- “Joshua, I asked you yesterday and the day before and the day before that. Would you please find time to take out the garbage!” This request begs the question of who is responsible. The parent is the one to blame here because she has not seen to it that that she was obeyed the first time. Note again that the parent, not Joshua, is the one who should decide Joshua’s time priorities.
- “Joshua, please think of things to do to help out, like maybe take out the garbage. Okay?” This is a formula for producing a whining spirit in your children. This parent is whining to her child. Joshua will likely follow the example and whine himself. This non-directive request allows the child to ignore the garbage without technically disobeying. Giving Joshua clear, precise instructions is the best way to help him think of things to do to help.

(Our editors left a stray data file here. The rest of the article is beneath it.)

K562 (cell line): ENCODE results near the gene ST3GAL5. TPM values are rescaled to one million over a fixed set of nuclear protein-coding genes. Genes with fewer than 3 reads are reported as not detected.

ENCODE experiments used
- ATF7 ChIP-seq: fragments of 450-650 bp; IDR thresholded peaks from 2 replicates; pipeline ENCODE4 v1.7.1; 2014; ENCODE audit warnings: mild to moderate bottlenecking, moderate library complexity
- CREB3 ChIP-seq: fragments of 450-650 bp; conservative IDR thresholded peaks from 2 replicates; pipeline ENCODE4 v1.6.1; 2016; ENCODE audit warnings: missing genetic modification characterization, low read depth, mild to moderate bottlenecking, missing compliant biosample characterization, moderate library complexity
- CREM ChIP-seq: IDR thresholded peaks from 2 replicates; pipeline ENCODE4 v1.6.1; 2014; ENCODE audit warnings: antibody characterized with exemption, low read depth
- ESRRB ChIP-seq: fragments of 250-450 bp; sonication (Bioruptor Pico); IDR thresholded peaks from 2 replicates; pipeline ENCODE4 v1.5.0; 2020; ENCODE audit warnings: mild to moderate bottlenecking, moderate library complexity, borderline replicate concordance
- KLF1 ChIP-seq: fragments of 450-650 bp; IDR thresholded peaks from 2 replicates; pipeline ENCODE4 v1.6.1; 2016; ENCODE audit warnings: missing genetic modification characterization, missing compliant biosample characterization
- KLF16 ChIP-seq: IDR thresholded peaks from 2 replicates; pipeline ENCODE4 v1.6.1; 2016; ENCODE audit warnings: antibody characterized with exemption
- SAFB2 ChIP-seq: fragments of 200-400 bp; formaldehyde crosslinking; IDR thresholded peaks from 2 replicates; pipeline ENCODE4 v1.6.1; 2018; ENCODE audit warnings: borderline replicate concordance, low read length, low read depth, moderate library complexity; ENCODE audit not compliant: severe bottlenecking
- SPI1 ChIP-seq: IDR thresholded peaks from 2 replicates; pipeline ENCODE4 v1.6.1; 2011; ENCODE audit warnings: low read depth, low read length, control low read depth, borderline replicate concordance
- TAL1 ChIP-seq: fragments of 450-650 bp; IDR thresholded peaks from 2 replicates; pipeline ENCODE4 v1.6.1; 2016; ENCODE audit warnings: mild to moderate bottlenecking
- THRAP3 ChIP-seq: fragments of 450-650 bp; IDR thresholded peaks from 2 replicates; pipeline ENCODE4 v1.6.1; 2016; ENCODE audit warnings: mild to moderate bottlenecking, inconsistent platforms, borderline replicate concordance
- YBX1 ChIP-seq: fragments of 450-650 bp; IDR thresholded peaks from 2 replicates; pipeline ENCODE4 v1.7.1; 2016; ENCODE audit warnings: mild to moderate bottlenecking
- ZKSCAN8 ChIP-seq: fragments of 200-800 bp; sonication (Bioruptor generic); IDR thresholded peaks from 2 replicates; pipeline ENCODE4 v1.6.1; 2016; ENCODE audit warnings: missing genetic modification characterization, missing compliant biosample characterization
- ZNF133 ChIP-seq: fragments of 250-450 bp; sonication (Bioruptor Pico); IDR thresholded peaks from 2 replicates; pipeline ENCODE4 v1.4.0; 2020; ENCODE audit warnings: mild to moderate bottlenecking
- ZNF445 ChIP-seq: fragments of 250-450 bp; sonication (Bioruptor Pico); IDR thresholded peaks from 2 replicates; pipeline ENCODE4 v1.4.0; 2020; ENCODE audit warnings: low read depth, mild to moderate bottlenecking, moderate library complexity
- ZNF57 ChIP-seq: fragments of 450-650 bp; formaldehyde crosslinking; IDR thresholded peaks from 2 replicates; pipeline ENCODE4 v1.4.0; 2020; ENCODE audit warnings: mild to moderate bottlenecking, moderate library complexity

- “Mommy is sooo tired of taking out the garbage all the time. Josh, wouldn’t you like to help me?” Again, this is Mommy’s problem. This form of manipulation is trying to get Joshua to have sympathy for Mom and take out the garbage for her so she won’t be tired. When Joshua doesn’t take out the garbage, three bad things happen. The garbage piles up. Joshua ignores Mom without consequences. Joshua’s mother feels hurt because she thinks Joshua doesn’t care that she is tired.
- “Joshua, take out the garbage right now, or I will take away your TV privileges for three days!” This really amounts to a manipulative threat. Joshua is pretty sure that he won’t lose TV for three hours, let alone three days. This command also illustrates that the parent does not expect her command to be obeyed. If obedience were expected, then “Take out the garbage now,” would be sufficient.
- “When I was your age, I always had to take out the garbage, whether I wanted to or not. Now take out the garbage.” Adding extra issues from your childhood will not motivate your child to obey more quickly. This is another example of a parent who is frustrated with a lack of quick, consistent, pleasant obedience from her child.
- “Joshua, I am not going to ask you again. Take out the garbage!” Both the parent and Joshua know that she will ask again.